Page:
Meinike’s journey through the shadows leads to a small town, which is deliberately plain in order to create a stark contrast, and indeed a sense that this could well be happening just down the road from whatever movie theatre people happened to be in at the time. Wilson ingratiates himself with the local populace, playing draughts (that’s ‘checkers’ to all American readers, or ‘dama’ if you’re Turkish, and shashki if you’re Russian; this is a broad church) with local chemist Mr Potter (Billy House) and getting to know the Longstreets while posing as an antique dealer, keeping his own true identity hidden while he gathers information and evidence.
Though the plot is fairly straightforward, there are some nice touches here and there, particularly in terms of the ending, which makes great use of the town’s clocktower. Welles plays the scheming Kindler with a kind of bug-eyed intensity, and he has some good scenes with Robinson, the two often found suspiciously eyeing each other up from opposite sides of a room or table.
Initially Welles wanted to cast his friend Agnes Moorehead in the role of the investigator, but producer Sam Spiegel (listed here as S. P. Eagle) refused, and opted to cast Robinson, thereby ensuring the role stayed male. A female lead would have been interesting, and way ahead of its time in terms of this kind of role, but it appeared to be too early for the studio and Spiegel. It’s interesting to consider what would have happened if Welles had got his way. He might have made a better film, but it’s also possible the film might have tanked as a result, and Welles may not have found work as easy to come by in the future.
The only negative points are that Welles fails to keep up the standards achieved in the visually-strong opening, and that the Mary Longstreet character is a little by-the-numbers. It’s irritating to watch a character that is seemingly well-educated and intelligent refusing to acknowledge the crimes of her husband having been presented with insurmountable evidence, but that’s the get out clause true love gives you, I guess.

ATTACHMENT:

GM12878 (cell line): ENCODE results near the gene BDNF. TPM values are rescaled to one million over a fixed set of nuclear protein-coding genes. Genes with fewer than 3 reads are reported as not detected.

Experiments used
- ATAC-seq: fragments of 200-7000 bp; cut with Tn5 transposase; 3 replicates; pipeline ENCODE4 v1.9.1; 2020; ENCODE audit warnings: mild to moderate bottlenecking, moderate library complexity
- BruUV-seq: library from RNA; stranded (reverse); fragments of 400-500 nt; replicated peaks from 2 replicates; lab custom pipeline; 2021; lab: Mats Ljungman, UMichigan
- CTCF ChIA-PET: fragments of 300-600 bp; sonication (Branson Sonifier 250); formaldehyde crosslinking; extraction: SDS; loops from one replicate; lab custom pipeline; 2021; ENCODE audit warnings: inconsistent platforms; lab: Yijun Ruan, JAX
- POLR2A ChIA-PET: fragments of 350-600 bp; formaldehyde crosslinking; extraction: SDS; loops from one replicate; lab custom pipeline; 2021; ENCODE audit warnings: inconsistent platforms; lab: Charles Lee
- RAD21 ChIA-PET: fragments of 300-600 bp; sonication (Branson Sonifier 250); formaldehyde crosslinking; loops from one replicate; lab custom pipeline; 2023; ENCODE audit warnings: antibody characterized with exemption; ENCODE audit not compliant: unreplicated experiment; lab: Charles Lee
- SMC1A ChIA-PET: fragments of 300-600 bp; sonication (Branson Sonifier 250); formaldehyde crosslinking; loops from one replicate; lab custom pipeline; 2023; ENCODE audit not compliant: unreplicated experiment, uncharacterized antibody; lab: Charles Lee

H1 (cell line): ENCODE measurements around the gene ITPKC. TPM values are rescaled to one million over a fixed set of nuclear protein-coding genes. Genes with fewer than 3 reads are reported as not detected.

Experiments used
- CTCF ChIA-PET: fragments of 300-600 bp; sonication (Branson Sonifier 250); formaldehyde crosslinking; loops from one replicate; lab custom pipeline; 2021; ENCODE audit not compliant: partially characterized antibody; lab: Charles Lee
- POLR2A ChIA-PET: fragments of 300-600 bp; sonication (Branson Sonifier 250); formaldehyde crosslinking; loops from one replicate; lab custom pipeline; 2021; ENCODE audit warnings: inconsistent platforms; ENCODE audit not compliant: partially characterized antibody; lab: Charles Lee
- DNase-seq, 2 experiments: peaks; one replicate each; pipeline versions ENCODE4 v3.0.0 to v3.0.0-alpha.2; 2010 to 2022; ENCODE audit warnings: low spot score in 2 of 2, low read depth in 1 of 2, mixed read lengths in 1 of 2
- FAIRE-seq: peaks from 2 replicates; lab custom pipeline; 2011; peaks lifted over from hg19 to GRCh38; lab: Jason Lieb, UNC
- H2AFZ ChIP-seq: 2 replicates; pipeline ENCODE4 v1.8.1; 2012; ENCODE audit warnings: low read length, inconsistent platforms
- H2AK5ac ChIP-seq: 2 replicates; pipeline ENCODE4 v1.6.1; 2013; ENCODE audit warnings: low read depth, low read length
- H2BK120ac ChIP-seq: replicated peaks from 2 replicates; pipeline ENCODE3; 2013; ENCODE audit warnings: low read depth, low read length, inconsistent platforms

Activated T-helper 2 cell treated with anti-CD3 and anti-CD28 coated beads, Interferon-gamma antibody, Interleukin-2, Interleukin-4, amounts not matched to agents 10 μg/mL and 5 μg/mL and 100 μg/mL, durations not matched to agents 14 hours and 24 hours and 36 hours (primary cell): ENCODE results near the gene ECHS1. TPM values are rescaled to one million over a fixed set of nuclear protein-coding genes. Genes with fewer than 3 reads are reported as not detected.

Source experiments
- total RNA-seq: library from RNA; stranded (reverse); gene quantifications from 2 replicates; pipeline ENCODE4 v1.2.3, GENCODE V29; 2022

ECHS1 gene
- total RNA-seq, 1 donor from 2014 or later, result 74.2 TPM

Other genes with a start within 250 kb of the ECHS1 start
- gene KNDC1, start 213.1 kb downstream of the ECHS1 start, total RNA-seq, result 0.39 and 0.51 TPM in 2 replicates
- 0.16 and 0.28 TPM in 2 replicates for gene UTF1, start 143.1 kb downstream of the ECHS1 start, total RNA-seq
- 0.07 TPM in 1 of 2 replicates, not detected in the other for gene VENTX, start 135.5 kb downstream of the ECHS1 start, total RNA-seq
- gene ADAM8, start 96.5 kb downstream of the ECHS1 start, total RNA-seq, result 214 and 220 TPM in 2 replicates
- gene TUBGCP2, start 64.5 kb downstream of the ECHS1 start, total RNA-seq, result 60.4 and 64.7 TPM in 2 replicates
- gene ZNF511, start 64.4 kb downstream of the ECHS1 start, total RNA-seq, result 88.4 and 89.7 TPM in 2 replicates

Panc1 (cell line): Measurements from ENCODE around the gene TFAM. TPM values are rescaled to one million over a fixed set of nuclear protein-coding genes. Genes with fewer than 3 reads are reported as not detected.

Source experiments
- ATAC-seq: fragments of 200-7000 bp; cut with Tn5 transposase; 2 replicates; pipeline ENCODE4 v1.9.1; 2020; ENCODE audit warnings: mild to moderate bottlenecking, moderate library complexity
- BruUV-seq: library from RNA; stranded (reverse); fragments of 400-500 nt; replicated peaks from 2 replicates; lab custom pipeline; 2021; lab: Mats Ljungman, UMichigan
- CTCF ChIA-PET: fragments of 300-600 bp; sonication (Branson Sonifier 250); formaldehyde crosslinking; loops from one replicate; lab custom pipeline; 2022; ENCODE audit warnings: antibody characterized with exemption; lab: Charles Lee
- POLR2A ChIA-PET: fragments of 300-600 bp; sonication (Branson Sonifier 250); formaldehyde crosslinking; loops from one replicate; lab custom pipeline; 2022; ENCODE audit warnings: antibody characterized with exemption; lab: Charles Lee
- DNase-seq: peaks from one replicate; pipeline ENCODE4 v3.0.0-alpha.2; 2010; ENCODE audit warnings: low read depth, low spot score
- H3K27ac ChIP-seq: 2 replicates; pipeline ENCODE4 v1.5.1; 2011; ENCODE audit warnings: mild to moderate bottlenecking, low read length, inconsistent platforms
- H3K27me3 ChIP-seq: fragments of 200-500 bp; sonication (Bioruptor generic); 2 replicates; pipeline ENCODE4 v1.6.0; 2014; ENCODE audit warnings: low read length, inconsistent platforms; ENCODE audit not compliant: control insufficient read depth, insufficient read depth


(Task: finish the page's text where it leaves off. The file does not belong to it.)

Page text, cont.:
Ultimately, while it’s a fairly straightforward thriller in terms of the plot, there is enough of Welles’ creative genius on show here to make it stand out from the pack. Welles had become fascinated by fascism, and the way he incorporates newsreel footage of concentration camps is very interesting, as is a long monologue his character delivers about the future of the Nazi party and of Germany (you suspect that he did manage to make a change or two to the script, after all). With good central performances and tight pace that doesn’t sag or stutter, it’s a rewarding film to watch, and there’s certainly no reason why it shouldn’t be held up with other Welles films as an important picture in 20th Century cinema. In a way, it has been neglected because it isn’t his first film, but that’s not a good enough reason for it to remain overlooked.
Directed by: Orson Welles
Written by: Anthony Veiller, Decla Dunning, John Huston, Orson Welles
Starring: Orson Welles, Loretta Young, Edward G. Robinson
Running Time: 93 Minutes